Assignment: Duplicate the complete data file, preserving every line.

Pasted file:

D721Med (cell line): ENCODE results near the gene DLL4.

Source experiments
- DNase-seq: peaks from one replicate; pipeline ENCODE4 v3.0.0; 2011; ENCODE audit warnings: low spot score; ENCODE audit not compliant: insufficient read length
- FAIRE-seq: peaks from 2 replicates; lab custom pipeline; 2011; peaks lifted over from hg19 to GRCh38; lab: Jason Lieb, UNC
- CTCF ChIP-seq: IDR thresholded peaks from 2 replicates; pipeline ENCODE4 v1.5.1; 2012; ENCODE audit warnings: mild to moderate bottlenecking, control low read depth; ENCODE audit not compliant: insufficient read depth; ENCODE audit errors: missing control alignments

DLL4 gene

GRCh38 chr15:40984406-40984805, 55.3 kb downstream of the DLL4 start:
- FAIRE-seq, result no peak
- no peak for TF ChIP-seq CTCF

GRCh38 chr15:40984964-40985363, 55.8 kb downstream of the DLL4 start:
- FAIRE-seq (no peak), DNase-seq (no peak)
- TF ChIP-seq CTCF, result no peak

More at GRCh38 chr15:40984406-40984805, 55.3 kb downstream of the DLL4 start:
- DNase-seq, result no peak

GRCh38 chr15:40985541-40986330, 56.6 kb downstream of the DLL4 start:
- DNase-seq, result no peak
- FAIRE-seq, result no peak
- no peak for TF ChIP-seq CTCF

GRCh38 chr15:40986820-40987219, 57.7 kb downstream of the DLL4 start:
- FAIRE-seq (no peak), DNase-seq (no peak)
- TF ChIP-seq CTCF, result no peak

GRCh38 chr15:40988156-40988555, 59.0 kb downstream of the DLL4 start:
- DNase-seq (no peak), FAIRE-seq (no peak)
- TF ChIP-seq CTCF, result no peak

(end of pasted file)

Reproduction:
D721Med (cell line): ENCODE results near the gene DLL4.

Source experiments
- DNase-seq: peaks from one replicate; pipeline ENCODE4 v3.0.0; 2011; ENCODE audit warnings: low spot score; ENCODE audit not compliant: insufficient read length
- FAIRE-seq: peaks from 2 replicates; lab custom pipeline; 2011; peaks lifted over from hg19 to GRCh38; lab: Jason Lieb, UNC
- CTCF ChIP-seq: IDR thresholded peaks from 2 replicates; pipeline ENCODE4 v1.5.1; 2012; ENCODE audit warnings: mild to moderate bottlenecking, control low read depth; ENCODE audit not compliant: insufficient read depth; ENCODE audit errors: missing control alignments

DLL4 gene

GRCh38 chr15:40984406-40984805, 55.3 kb downstream of the DLL4 start:
- FAIRE-seq, result no peak
- no peak for TF ChIP-seq CTCF

GRCh38 chr15:40984964-40985363, 55.8 kb downstream of the DLL4 start:
- FAIRE-seq (no peak), DNase-seq (no peak)
- TF ChIP-seq CTCF, result no peak

More at GRCh38 chr15:40984406-40984805, 55.3 kb downstream of the DLL4 start:
- DNase-seq, result no peak

GRCh38 chr15:40985541-40986330, 56.6 kb downstream of the DLL4 start:
- DNase-seq, result no peak
- FAIRE-seq, result no peak
- no peak for TF ChIP-seq CTCF

GRCh38 chr15:40986820-40987219, 57.7 kb downstream of the DLL4 start:
- FAIRE-seq (no peak), DNase-seq (no peak)
- TF ChIP-seq CTCF, result no peak

GRCh38 chr15:40988156-40988555, 59.0 kb downstream of the DLL4 start:
- DNase-seq (no peak), FAIRE-seq (no peak)
- TF ChIP-seq CTCF, result no peak